Pop, pop, pop!

The Price of Doing Nothing“God punishes immediately,” they say in The Netherlands. The URI Foundation decides not to divest from fossil fuels and the popping carbon bubble rears its ugly head with a vengeance.

  • In Shift, Exxon Mobil to Report on Risks to Its Fossil Fuel Assets:

    The shift is a sign of a growing acceptance among investors and companies that the value of fossil fuel assets may be out of line with evolving policies on global warming.

  • Carbon Bubble: The Price of Doing Too Little Too Late

    Public and private financial institutions continue to pour millions into fossil fuel companies, inflating their share prices, as if their fossil reserves will always sell on the market. This is a wrong assumption. Instead, if we are serious about limiting global warming to 2 degrees Celsius, these reserves must be kept firmly in the ground, which would turn them into stranded financial assets. McKinsey and the Car- bon Trust have calculated that this could endanger more than 30-40% of company value. Popping this bubble could therefore create a carbon shock with severe consequences for our financial system.

  • The arguments go in the right direction in The Financial Case for Divestment of Fossil Fuel Companies by Endowment Fiduciaries. The arguments seriously underestimate the risk in not taking into account that our emission budget is only about 500GtC instead of the 900GtC mentioned in this article. The latter are based on the assumption that a 2°C increase in the global average temperature is safe, which it’s not, as explained in great detail by Hansen and friends.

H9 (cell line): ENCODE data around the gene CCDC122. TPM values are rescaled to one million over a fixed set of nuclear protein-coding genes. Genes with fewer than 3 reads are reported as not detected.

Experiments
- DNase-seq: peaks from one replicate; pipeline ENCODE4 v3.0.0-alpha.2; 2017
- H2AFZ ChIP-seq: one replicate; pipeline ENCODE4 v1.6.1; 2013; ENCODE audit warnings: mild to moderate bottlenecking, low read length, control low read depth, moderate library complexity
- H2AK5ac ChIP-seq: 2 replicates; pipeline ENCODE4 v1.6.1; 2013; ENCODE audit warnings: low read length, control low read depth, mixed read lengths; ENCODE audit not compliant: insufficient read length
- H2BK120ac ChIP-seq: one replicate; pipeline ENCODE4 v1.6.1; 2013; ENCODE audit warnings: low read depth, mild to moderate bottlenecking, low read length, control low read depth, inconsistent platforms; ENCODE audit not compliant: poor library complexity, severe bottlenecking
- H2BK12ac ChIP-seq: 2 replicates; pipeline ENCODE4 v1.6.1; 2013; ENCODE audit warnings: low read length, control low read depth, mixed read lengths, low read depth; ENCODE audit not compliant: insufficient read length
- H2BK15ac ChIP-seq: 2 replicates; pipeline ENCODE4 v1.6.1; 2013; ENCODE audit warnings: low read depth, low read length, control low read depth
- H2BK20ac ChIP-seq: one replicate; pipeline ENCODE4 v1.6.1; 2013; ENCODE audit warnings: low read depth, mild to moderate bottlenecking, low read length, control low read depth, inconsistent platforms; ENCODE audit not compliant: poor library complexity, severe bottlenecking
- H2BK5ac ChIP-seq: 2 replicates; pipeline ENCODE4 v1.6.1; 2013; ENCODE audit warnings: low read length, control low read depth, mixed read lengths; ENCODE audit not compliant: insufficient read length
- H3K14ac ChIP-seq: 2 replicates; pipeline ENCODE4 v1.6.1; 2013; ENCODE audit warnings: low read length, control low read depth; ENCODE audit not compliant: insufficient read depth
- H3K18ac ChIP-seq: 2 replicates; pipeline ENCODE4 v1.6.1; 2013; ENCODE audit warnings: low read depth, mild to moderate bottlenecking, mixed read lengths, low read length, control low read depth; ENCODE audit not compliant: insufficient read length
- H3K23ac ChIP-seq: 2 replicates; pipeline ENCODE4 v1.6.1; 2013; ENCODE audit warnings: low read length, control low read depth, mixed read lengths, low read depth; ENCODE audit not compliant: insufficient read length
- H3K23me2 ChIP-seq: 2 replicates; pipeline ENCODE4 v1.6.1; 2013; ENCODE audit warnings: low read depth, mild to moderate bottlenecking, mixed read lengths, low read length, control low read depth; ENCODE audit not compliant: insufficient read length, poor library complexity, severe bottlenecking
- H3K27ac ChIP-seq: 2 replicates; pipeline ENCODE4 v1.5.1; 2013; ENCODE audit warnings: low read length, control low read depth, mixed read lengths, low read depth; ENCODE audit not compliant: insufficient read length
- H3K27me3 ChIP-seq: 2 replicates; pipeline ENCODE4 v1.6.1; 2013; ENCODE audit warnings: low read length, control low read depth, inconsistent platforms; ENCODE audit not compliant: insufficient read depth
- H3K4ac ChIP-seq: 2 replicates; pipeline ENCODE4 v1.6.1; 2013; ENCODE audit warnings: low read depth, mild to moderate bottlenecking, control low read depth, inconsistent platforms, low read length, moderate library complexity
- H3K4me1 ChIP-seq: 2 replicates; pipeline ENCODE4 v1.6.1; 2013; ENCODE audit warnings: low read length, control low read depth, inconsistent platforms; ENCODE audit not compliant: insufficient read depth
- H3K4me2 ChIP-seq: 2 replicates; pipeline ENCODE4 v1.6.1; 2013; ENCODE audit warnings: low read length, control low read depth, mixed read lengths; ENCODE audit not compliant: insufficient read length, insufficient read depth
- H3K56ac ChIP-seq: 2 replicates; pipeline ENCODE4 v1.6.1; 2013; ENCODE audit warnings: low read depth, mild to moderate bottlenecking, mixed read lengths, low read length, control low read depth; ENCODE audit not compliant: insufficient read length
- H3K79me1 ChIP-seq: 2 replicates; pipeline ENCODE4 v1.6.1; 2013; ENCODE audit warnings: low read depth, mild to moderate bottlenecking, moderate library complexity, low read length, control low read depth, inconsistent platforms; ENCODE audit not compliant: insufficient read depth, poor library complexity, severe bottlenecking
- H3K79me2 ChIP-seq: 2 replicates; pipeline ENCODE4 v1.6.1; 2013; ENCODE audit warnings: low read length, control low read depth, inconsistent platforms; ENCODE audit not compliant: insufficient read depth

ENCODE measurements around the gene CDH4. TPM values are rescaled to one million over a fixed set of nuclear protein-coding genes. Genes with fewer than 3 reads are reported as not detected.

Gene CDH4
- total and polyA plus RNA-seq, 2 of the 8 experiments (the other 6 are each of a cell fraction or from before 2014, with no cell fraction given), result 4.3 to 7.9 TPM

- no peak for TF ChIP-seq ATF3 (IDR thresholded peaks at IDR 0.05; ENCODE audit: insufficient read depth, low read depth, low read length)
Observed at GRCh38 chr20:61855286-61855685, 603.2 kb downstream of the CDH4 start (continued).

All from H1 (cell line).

• A Fossil-Fueled Bombshell: Believe it or not, Shell — of all companies — gets it!Shell in its 2013 annual report:

    If we are unable to find economically viable, as well as publicly acceptable, solutions that reduce our CO2 emissions for new and existing projects or products, we may experience additional costs, delayed projects, reduced production and reduced demand for hydrocarbons.

    Corporations get it but corporatized higher education is still in denial. That really makes you wonder about their slogans and rhetoric. Of course, their CEOs are really just amateurs for the most part.

In the Rhode Island legislature, doing too little too late is a perfect occasion for marveling at how Rhode Island will become the shining example for the whole USA.

Would that self-congratulation could save the Earth!

More on popping the popping carbon bubble:here and here

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